From time to time I have become notorious among my friends for subscribing to a belief in moral progress, the notion that humanity, as a species, has been slowly improving over time. When I make these claims I tend to face howls of protest and a long list of modern sins: The Holocaust, WWI, WW2, Rwanda. I've stuck to my guns (pun?) in these debates and have defended the notion of moral progress from time to time on this blog.
I think there are a couple of reasons why my friends object to the notion of moral progress. First, they are rightly outraged at modern holocausts and genocides. And to call these things "progress" seems obscene. Second, from a moral pedagogical perspective, preaching progress might take the heat off us, morally speaking. The fear is that if we embrace a notion of progress we will begin to rest on our laurels.
But, as I think everyone can see, these objections are really non sequiters. They don't really answer the question about if, in fact, we have made moral progress.
I got to thinking about moral progress again this week. First, I watched this TED Talk by Steven Pinker On The Myth of Violence. In the talk Pinker marshals (pun?) much of the evidence I've used in my own conversations with friends:
And I also came across this essay (H/T Daily Dish) by the philosopher Jonathan Rée. Rée begins his essay on moral progress this way:
One of the most intriguing questions about morality, it seems to me, is what happens when it changes. What happens, for example, when the subordination of women to men, or their exclusion from higher education or the professions, ceases to seem innocuous or natural, and starts to be regarded as a grotesque abuse? Or when corporal punishment goes out of style, and homosexuality comes to be tolerated or even respected, or when cruelty to animals arouses indignation rather than indifference, and recklessness with natural resources becomes a badge not of magnificence but of monstrous irresponsibility?
There is of course room for disagreement about such alterations of moral opinion. But no one could maintain that they are devoid of discussible intellectual content. No one would claim that – like, say, changing fashions in moustaches or skirt-lengths – they simply reflect the unaccountable gyrations of taste. Indeed it seems probable that moral change, over the long term, involves something like an expansion of horizons, a process of learning, or even – to use a dated word – something you might call progress.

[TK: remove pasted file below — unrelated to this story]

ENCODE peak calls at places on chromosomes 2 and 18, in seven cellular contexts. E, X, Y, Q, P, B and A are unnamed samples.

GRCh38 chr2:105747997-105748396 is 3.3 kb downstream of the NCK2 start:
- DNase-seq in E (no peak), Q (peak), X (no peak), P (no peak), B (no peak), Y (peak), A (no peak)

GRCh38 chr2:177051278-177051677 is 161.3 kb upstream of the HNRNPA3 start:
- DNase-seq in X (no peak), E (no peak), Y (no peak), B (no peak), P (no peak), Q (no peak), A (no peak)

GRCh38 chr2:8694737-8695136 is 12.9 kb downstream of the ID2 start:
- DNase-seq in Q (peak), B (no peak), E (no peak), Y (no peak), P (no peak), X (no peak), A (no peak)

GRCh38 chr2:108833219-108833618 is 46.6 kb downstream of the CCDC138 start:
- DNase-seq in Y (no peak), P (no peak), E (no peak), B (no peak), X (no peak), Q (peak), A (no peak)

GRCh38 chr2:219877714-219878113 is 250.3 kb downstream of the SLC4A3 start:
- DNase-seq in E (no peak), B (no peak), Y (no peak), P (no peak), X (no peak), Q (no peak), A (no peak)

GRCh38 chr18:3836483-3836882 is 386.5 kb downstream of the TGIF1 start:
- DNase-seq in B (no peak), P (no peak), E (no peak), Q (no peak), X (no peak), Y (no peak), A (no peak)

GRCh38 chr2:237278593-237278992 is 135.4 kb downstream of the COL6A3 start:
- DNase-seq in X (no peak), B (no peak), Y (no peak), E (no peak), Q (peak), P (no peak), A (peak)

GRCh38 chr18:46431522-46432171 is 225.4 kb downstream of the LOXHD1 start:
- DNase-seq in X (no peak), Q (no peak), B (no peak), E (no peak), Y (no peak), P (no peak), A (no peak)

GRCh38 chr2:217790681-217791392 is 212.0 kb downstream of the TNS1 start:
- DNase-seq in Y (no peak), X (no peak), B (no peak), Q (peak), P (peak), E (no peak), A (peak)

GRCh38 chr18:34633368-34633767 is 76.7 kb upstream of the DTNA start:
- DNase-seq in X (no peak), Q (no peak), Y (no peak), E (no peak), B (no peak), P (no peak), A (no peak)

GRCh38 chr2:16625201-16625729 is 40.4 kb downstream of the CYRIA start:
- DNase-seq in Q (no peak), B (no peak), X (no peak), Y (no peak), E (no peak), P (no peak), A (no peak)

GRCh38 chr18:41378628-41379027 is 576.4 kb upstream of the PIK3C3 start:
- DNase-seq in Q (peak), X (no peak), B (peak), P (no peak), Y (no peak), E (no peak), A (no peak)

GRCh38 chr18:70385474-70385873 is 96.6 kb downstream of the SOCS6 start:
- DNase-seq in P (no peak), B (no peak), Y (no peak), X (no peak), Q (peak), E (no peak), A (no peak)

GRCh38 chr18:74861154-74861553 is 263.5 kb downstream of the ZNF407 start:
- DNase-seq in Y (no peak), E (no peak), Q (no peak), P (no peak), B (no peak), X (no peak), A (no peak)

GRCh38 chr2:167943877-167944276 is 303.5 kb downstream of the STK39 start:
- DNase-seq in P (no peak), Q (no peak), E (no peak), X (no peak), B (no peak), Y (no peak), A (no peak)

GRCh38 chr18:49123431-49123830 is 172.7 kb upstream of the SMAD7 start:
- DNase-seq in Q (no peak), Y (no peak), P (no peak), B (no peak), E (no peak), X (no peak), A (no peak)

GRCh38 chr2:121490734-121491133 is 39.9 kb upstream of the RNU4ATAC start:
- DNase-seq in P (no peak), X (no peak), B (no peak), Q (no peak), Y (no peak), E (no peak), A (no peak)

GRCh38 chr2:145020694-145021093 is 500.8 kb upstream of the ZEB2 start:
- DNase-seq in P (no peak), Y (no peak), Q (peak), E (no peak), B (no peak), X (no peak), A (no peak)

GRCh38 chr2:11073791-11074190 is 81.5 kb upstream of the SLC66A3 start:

It seems timely, therefore, to turn back to Immanuel Kant’s celebrated treatment of the question “whether the human race is continually improving”. Writing in the 1790s, Kant argued that the “moral tendency” of humanity was, like human knowledge as a whole, destined to carry on getting better till there was no room for further improvement: humanity was imbued, he thought, with a transcendental impulse to refine and clarify its moral opinions as time goes by, or to grow in moral intelligence.
Kant’s faith in moral progress was popular in the nineteenth century (think of Auguste Comte’s Positivism and various branches of Hegelianism), but it is not likely to be promoted with much conviction any more. If you were to show any signs of moral optimism today you would be mocked as the dupe of political boosterism or moral grade-inflation, and friends would try to re-educate you with a catalogue of ferocious wars, futile revolutions and murderous regimes, topped off with some sad sagacity about the destructiveness and deceitfulness of human nature. The old proverb about pride applies to moral optimism as well, or so you would be told: hope comes before a fall.
But pessimists too can be guilty of narcissistic bad faith. If you want to be admired for moral perspicacity, all you need do is cultivate a habit of indignation and dismay: if you can see vice where others find nothing but virtue, or degeneracy where they see improvement, or corruption where they see probity, you can become a Person of Principle at no cost to yourself, while everyone else will look like a tiresome Trimmer, an exasperating Polyanna or an impermeable Pangloss. “Men are fond of murmuring,” as Voltaire once put it; “there is a pleasure in complaining,” he said, and “we delight in viewing only evil and exaggerating it.”
As a matter of fact, moral optimism is not as dead as you might think: it often floats to the surface of contemporary common sense without occasioning much comment. When people want to protest at contemporary horrors – torture, say, or forced marriage, human trafficking, or racial violence – they are likely to condemn them as “Victorian”, “medieval”, “primitive” or “antiquated”, while expressing astonishment that they should still be countenanced in the twenty-first century. The notion that the epochs of past time can function as terms of moral opprobrium, or that the present date constitutes some kind of moral standard, testifies to a stubborn faith in something like Kant’s doctrine of progress.